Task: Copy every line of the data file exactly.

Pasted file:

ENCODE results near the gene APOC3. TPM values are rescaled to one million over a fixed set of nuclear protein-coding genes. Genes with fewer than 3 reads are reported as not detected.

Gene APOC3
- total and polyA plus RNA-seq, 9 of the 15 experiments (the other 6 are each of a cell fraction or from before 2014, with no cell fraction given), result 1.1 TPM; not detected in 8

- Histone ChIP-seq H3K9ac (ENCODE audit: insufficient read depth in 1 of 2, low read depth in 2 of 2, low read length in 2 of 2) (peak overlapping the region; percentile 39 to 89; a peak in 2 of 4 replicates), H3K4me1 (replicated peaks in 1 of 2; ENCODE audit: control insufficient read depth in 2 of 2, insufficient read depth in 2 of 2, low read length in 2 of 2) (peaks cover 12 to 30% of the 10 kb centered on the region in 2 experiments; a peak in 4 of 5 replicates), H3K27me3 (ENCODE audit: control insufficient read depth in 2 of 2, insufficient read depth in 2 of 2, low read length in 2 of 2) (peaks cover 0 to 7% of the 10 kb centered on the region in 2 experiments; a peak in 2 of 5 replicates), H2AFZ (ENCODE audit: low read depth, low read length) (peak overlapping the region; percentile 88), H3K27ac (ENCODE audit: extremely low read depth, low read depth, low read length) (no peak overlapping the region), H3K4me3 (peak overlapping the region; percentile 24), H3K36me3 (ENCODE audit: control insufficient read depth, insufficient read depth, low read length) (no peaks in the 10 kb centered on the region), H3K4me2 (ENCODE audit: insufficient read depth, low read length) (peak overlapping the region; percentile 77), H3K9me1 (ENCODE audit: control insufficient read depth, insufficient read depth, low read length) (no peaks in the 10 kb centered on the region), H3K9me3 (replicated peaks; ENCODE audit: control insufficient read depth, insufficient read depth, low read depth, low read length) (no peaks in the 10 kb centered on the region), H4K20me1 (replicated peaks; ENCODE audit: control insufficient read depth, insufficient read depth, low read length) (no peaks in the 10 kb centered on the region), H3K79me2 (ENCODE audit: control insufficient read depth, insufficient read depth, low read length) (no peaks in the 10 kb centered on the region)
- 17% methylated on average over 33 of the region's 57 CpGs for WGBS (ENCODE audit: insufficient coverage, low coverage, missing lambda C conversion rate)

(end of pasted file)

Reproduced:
ENCODE results near the gene APOC3. TPM values are rescaled to one million over a fixed set of nuclear protein-coding genes. Genes with fewer than 3 reads are reported as not detected.

Gene APOC3
- total and polyA plus RNA-seq, 9 of the 15 experiments (the other 6 are each of a cell fraction or from before 2014, with no cell fraction given), result 1.1 TPM; not detected in 8

- Histone ChIP-seq H3K9ac (ENCODE audit: insufficient read depth in 1 of 2, low read depth in 2 of 2, low read length in 2 of 2) (peak overlapping the region; percentile 39 to 89; a peak in 2 of 4 replicates), H3K4me1 (replicated peaks in 1 of 2; ENCODE audit: control insufficient read depth in 2 of 2, insufficient read depth in 2 of 2, low read length in 2 of 2) (peaks cover 12 to 30% of the 10 kb centered on the region in 2 experiments; a peak in 4 of 5 replicates), H3K27me3 (ENCODE audit: control insufficient read depth in 2 of 2, insufficient read depth in 2 of 2, low read length in 2 of 2) (peaks cover 0 to 7% of the 10 kb centered on the region in 2 experiments; a peak in 2 of 5 replicates), H2AFZ (ENCODE audit: low read depth, low read length) (peak overlapping the region; percentile 88), H3K27ac (ENCODE audit: extremely low read depth, low read depth, low read length) (no peak overlapping the region), H3K4me3 (peak overlapping the region; percentile 24), H3K36me3 (ENCODE audit: control insufficient read depth, insufficient read depth, low read length) (no peaks in the 10 kb centered on the region), H3K4me2 (ENCODE audit: insufficient read depth, low read length) (peak overlapping the region; percentile 77), H3K9me1 (ENCODE audit: control insufficient read depth, insufficient read depth, low read length) (no peaks in the 10 kb centered on the region), H3K9me3 (replicated peaks; ENCODE audit: control insufficient read depth, insufficient read depth, low read depth, low read length) (no peaks in the 10 kb centered on the region), H4K20me1 (replicated peaks; ENCODE audit: control insufficient read depth, insufficient read depth, low read length) (no peaks in the 10 kb centered on the region), H3K79me2 (ENCODE audit: control insufficient read depth, insufficient read depth, low read length) (no peaks in the 10 kb centered on the region)
- 17% methylated on average over 33 of the region's 57 CpGs for WGBS (ENCODE audit: insufficient coverage, low coverage, missing lambda C conversion rate)